There is a lot of research that says that children of divorce have worse outcomes than children of parents who stay together. The causal link is tenuous, at best, which was the primary motivation for one chapter of my thesis. Surely, we know that couples who decide to get divorced are different than those who stay together, but that doesn’t mean all couples that stay together are the same, and it doesn’t mean they are happy or that they shouldn’t get divorced. In short, we have all this information about how divorce affects children, but in reality, we know that it isn’t likely the mere act of divorce that might hurt children, but rather how parents’ behavior and decision-making change when they’re thinking about divorce and moving toward divorce, even if they never get there.

While presenting this paper, as I’m sure other scholars of divorce and children have experienced, I’ve been asked, several times, whether the policy implication is that people shouldn’t get divorced. Should we be spending more money on marriage promotion or free couples’ counseling or something to encourage couples to stay together, for the good of the children? I think that my goal, in some ways, was precisely the opposite. Not that we should encourage divorce, but rather that concentrating too much on divorce as being bad for kids ignores everything that happens leading up to a divorce, it ignores the fighting and bargaining and trauma that results when parents are unhappy, regardless of whether they get divorced. It may be even that we’ve vilified divorce so much that parents who likely should get divorced, don’t.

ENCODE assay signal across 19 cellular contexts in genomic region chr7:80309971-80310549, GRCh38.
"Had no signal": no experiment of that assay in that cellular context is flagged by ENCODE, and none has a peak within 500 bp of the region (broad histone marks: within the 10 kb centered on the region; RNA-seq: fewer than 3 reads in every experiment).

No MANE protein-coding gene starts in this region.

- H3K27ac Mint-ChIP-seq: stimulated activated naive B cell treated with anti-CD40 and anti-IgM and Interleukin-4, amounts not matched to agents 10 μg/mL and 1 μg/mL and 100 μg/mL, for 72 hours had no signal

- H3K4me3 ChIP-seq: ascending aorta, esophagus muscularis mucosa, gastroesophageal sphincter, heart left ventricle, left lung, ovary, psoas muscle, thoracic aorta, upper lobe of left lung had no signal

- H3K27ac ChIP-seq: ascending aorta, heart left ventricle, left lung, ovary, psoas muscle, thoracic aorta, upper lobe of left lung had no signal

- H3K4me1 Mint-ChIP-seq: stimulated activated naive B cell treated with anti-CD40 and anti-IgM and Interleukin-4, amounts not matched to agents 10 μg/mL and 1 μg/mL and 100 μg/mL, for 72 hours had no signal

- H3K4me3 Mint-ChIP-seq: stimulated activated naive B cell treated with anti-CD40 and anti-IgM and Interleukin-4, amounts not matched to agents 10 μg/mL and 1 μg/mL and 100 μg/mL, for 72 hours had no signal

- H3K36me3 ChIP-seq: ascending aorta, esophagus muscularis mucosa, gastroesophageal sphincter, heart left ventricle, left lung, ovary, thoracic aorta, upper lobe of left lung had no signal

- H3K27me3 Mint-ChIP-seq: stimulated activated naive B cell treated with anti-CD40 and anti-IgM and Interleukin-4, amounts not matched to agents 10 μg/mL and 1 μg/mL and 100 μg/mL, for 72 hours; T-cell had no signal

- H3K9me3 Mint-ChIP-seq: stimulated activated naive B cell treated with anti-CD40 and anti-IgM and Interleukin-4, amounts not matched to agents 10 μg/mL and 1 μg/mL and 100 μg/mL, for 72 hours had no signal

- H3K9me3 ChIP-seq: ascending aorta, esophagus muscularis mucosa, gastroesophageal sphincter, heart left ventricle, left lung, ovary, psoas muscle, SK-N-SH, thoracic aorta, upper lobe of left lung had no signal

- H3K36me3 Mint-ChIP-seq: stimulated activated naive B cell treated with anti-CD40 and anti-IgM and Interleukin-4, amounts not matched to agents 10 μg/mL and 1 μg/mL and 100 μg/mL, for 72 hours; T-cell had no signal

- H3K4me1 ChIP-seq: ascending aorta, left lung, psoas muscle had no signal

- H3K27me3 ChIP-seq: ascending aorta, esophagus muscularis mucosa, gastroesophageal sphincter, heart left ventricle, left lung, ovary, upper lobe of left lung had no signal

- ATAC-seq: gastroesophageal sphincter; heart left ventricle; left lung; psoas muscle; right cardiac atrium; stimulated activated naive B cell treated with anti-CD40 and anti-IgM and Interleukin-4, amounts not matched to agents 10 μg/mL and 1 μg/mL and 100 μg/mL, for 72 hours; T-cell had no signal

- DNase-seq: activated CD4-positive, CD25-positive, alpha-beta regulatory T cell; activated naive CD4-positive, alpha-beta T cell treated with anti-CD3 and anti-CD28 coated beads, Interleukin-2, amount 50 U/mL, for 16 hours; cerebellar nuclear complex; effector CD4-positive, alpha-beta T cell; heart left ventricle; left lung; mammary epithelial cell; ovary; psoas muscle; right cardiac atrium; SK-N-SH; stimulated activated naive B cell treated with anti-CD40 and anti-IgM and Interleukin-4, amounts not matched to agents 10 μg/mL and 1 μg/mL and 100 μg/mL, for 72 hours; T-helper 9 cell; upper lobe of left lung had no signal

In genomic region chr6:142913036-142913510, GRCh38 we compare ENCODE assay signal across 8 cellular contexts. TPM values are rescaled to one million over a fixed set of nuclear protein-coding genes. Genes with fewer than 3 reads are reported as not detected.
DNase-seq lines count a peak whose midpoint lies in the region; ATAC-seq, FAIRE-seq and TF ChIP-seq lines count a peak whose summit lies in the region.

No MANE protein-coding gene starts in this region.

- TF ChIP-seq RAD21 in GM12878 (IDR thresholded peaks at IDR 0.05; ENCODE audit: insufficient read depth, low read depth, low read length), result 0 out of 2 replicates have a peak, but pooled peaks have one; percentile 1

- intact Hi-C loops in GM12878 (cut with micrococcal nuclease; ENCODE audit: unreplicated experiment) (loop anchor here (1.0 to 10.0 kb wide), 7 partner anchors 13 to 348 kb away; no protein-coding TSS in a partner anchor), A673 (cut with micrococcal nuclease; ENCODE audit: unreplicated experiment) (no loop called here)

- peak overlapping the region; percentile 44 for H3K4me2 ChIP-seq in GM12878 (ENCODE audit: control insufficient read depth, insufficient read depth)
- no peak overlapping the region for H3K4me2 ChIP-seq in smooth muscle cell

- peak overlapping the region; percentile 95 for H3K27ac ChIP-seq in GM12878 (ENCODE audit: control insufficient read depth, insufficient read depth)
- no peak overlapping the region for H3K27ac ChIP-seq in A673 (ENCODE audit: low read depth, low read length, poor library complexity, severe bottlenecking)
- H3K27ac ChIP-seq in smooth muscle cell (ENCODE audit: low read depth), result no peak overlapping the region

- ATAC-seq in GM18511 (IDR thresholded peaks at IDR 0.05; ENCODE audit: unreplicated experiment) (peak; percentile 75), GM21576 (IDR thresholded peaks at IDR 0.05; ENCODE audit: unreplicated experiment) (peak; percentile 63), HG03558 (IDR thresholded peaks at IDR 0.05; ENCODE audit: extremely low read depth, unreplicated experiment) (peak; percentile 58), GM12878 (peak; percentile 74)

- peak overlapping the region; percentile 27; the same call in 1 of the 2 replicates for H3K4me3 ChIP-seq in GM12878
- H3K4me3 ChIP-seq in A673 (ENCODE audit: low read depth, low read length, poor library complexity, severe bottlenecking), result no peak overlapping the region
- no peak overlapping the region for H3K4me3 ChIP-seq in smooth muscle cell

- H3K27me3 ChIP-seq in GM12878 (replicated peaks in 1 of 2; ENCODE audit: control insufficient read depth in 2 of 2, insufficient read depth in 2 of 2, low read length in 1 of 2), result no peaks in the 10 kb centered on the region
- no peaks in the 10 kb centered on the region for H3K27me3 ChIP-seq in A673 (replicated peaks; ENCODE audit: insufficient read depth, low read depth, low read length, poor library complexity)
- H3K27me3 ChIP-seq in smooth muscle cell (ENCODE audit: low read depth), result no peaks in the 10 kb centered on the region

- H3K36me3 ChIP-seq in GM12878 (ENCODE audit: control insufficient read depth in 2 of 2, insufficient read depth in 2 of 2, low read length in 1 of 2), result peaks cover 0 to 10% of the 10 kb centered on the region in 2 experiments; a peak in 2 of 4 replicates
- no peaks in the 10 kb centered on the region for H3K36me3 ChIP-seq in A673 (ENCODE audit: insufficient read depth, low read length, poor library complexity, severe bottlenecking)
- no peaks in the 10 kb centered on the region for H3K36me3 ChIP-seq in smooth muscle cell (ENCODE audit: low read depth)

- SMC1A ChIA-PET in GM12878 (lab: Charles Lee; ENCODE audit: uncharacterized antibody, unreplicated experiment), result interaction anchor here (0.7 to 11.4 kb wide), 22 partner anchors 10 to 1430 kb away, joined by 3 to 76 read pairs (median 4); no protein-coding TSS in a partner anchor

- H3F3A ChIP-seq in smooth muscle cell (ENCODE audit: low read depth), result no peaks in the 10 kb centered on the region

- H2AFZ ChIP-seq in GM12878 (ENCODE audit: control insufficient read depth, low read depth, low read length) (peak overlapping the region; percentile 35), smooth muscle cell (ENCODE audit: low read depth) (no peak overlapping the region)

The New York Times today offers some evidence of a backlash of sorts against divorce. They cite a marriage study that shows that those same children of the 70s and 80s, my generation and those a bit older than me, are less likely to get divorced than our parents. While the divorce rate hovers around 50% for the population, the rate for recent college-grads within 10 years of marriage is closer to 10%. Despite the fact that we’re not seeing these people through the whole of their marriages and lives yet, that’s a big difference. It should be noted, however, that fewer women my age are getting married at all. The same study showed that women aged 25-29 were much less likely to have ever been married, in fact, half of all women in that age range had never married. So, we’re dealing with a smaller base, here as well. It might be that the marriages that are occurring are just better marriages, as other people are waiting.

Regardless of how exactly the numbers play out, the Times used these stats, and anecdotes and books, to show that divorce has become almost taboo among some segments of society. The article tells horror stories of storybook wives and mothers being outcast from the social spheres once they decided to divorce, a decidedly different take on divorce than the feminist, liberating, now-you’re-free state that they say ruled earlier generations.

Though it’s easy to toss out theories of social pressure in middle age as bunk, there is evidence that social networks (and I mean communities, not facebook) can have a profound effect on the decision to divorce. One recent paper found that having a friend or family who divorces makes you much more likely to divorce. Contrary to how this may sound, it doesn’t appear that divorce is actually contagious, like the measles. Rather, it is likely that seeing someone else get divorced changes perceived costs and benefits of divorce. If a friend goes through a divorce, you may see how hard it is on her and her family, but you also see the benefits later on of her new situation. And if she has already done it, you benefit from not being the only one.

In communities where divorce is looked down upon–be it for religious reasons, or ‘for the kids’, the costs for divorce likely remain very high, even if you know someone who has done it. It is precisely situations like these where economics trips up. In modeling divorce or investments in children, we control for what we can, but knowledge of a community’s stigma about divorce likely remains unknown. In the case where such a stigma is correlated with race or income, we might ascribe effects to race or income where they don’t belong.